Tech tools used properly
It is unfortunate that Daniel Bayerdorffer did not contact me directly to discuss the concerns he brought up in his Dec. 26 letter to the editor. We firmly enforce that all Foxcroft Academy’s computers, iPads, network and Internet services are provided for educational purposes and research consistent with Foxcroft Academy’s educational mission, curriculum and instructional goals.
With this in mind, games and other noneducational iPad uses are not allowed during school, and consequences are issued to students if they are found to be in violation.
Due diligence absolutely took place with a great deal of research and on-site support from Apple engineers before starting the iPad program, and that continues to this day.
Students can lose the ability to use their iPad and will still have the ability to complete assignments. IPad use is, and can be, restricted to an in-class-only activity with teacher supervision.
Both the student and his or her parent must sign the school’s acknowledgement form before the iPads are allowed to go home.
Informational sessions for parents happen before deployment, and resources are made available to parents who could not attend.
Many of the items that were mentioned in Bayerdorffer’s letter are not solutions as they have been thoroughly investigated.
Certainly, “nothing in the computer world is bulletproof.” It is essential that the academy and parents work together to ensure that tools for the 21st century are used properly, productively and safely.
Head of School, Foxcroft Academy
This letter is in response to V. Paul Reynolds’ Jan. 2 OpEd, “ The clamor for gun control.” In this column, Reynolds castigates Bill O’Reilly for expressing that it may be necessary to banish assault weapons as a result of the murder of 20 Newtown children.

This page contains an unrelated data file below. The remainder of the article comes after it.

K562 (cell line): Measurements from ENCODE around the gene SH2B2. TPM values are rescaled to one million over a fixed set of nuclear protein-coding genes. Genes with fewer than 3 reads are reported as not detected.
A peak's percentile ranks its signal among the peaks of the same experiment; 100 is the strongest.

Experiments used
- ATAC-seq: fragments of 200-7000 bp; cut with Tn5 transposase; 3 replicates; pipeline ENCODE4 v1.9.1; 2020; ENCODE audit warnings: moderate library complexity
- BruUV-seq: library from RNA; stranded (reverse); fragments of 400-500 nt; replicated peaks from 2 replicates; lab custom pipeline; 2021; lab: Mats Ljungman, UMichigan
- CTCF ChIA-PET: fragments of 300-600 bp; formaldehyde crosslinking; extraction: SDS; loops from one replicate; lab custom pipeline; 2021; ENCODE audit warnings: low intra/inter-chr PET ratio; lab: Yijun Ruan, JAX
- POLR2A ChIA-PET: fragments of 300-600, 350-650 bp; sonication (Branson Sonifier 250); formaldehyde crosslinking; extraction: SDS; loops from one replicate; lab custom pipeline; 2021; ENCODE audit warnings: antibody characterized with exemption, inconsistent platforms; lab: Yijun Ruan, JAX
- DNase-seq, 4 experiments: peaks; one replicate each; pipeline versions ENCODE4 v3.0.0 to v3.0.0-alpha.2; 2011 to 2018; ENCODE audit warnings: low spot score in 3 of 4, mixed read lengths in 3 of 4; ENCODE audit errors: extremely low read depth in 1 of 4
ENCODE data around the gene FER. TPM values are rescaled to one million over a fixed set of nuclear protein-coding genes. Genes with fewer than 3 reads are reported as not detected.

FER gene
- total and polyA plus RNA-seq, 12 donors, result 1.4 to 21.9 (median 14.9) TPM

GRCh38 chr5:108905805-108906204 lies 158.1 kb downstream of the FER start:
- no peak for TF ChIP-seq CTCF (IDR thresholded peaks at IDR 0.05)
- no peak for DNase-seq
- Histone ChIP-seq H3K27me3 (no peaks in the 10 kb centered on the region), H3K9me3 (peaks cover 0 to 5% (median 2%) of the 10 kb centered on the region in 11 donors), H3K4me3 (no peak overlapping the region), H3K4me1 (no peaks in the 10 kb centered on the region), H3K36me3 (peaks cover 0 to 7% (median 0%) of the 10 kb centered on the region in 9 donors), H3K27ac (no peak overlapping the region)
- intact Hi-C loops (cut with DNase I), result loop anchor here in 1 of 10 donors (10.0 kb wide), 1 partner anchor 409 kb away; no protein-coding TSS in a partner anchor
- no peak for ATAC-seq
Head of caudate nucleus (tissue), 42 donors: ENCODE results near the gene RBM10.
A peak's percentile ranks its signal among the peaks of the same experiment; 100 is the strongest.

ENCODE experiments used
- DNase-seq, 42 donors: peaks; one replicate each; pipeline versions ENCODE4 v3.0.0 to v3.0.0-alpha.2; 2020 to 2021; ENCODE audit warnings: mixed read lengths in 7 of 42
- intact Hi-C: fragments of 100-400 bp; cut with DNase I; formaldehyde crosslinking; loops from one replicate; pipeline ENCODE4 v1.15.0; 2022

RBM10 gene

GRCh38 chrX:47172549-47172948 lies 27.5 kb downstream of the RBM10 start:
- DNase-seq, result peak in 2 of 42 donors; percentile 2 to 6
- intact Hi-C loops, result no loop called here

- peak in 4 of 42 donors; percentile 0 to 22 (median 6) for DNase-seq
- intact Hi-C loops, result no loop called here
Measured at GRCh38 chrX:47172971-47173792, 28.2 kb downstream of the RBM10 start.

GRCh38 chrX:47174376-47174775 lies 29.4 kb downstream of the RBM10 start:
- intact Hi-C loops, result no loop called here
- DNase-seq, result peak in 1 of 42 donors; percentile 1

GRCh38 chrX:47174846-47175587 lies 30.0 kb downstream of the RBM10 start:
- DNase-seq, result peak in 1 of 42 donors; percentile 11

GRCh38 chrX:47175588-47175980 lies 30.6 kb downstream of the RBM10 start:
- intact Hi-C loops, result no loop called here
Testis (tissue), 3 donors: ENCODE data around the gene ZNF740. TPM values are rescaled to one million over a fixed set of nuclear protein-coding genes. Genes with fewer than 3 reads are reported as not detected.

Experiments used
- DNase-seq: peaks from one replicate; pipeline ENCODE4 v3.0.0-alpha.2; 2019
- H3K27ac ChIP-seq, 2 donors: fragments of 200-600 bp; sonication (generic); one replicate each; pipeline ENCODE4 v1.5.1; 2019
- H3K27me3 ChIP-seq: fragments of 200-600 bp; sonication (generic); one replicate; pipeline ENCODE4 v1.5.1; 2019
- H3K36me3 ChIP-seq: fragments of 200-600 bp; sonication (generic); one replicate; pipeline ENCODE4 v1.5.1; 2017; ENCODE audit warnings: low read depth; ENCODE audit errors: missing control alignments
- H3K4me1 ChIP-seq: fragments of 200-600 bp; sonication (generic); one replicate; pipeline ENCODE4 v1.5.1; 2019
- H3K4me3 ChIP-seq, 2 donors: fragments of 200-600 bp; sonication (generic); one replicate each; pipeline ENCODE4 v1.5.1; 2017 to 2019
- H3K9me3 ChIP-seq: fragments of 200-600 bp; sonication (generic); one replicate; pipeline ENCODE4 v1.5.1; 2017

Reynolds states that the only difference between an “assault weapon [such as the Bushmaster AR-15] and my Remington 1100 semi–automatic shotgun is the way it looks.”
Remington 1100s, have a tubular cartridge capacity of five rounds, and, if used for duck hunting, the tube, by law, must be plugged for three cartridges. Reloading the 1100 must be done one cartridge at a time.
The Bushmaster AR-15 has a standard magazine capacity of 30 cartridges or a 100 cartridge drum magazine. Reloading the AR-15 takes a matter of seconds.
Both firearms can be fired as fast as the operator can pull the trigger. The AR-15 can fire 100 times, while the 1100 probably can fire five times. The AR-15 cartridge is so much more efficient and damaging as a consequence of bullet velocity and composition.
The 1100 is for hunting, and the AR-15 is for killing people. The assertion that there is no difference between them is more than just pure poppycock.
The question which should be answered is why a shooter hunting ducks is limited by law to using a firearm with a three-round capacity, while a shooter hunting school children can use guns that have capacities of 30 to 100 rounds.
In his column on Jan. 3, “ When a pawnbroker takes on anti-abortion activists,” Chris Busby appears to be using Mike Fink’s profane anger toward abortion protesters as a way of continuing his own personal attack against people practicing their faith, specifically Christians.
The post is from one side only, which is enormously helpful in wielding the broad brush of outrage. It follows another bizarre post he wrote on Nov. 8 called, “Marriage Equality: Too little too late for many.” In that post, Busby went off about the “bigoted dogma” devotees that were somehow kept at bay at Mercy Hospital, so that proper health care could be given to a homosexual man.
It was an outright attack on the Catholic church. Of course, this is the same church that cares for the sick, lonely and poor in all corners of the world, even under the real threat of harm.
It is not great to have the newspaper to which I have long subscribed become a platform for attacks against life, the family and the church that most vigorously defends those blessings.
It’s writers trying to outdo each other in bashing institutions that stand in the way of utopia, which one guesses is a feminist-driven, secular society that “evolves” through a process of moral relativism.